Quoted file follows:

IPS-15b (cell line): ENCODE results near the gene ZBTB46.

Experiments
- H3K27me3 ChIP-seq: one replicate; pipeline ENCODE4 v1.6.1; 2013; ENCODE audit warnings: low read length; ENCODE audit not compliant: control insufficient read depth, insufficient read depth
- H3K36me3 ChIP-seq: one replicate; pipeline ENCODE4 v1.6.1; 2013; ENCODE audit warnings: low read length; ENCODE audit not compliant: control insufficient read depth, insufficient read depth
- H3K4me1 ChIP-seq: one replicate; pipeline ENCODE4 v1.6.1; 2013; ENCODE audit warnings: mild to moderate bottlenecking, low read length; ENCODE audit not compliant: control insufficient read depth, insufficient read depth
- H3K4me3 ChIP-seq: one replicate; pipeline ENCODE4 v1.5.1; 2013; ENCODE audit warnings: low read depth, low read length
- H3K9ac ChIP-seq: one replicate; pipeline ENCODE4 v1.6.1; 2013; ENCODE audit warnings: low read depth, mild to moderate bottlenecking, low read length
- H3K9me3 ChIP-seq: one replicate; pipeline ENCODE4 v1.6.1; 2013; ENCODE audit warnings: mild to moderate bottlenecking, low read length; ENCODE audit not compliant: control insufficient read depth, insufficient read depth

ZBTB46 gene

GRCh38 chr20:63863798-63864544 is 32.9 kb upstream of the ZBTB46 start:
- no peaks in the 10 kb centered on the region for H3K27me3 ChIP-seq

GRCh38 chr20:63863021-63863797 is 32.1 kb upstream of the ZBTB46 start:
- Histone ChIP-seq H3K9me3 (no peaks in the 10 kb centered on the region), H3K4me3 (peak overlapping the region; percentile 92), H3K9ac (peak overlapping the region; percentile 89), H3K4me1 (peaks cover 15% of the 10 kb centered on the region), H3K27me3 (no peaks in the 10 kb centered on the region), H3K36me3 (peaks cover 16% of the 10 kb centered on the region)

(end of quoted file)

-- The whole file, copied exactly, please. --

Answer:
IPS-15b (cell line): ENCODE results near the gene ZBTB46.

Experiments
- H3K27me3 ChIP-seq: one replicate; pipeline ENCODE4 v1.6.1; 2013; ENCODE audit warnings: low read length; ENCODE audit not compliant: control insufficient read depth, insufficient read depth
- H3K36me3 ChIP-seq: one replicate; pipeline ENCODE4 v1.6.1; 2013; ENCODE audit warnings: low read length; ENCODE audit not compliant: control insufficient read depth, insufficient read depth
- H3K4me1 ChIP-seq: one replicate; pipeline ENCODE4 v1.6.1; 2013; ENCODE audit warnings: mild to moderate bottlenecking, low read length; ENCODE audit not compliant: control insufficient read depth, insufficient read depth
- H3K4me3 ChIP-seq: one replicate; pipeline ENCODE4 v1.5.1; 2013; ENCODE audit warnings: low read depth, low read length
- H3K9ac ChIP-seq: one replicate; pipeline ENCODE4 v1.6.1; 2013; ENCODE audit warnings: low read depth, mild to moderate bottlenecking, low read length
- H3K9me3 ChIP-seq: one replicate; pipeline ENCODE4 v1.6.1; 2013; ENCODE audit warnings: mild to moderate bottlenecking, low read length; ENCODE audit not compliant: control insufficient read depth, insufficient read depth

ZBTB46 gene

GRCh38 chr20:63863798-63864544 is 32.9 kb upstream of the ZBTB46 start:
- no peaks in the 10 kb centered on the region for H3K27me3 ChIP-seq

GRCh38 chr20:63863021-63863797 is 32.1 kb upstream of the ZBTB46 start:
- Histone ChIP-seq H3K9me3 (no peaks in the 10 kb centered on the region), H3K4me3 (peak overlapping the region; percentile 92), H3K9ac (peak overlapping the region; percentile 89), H3K4me1 (peaks cover 15% of the 10 kb centered on the region), H3K27me3 (no peaks in the 10 kb centered on the region), H3K36me3 (peaks cover 16% of the 10 kb centered on the region)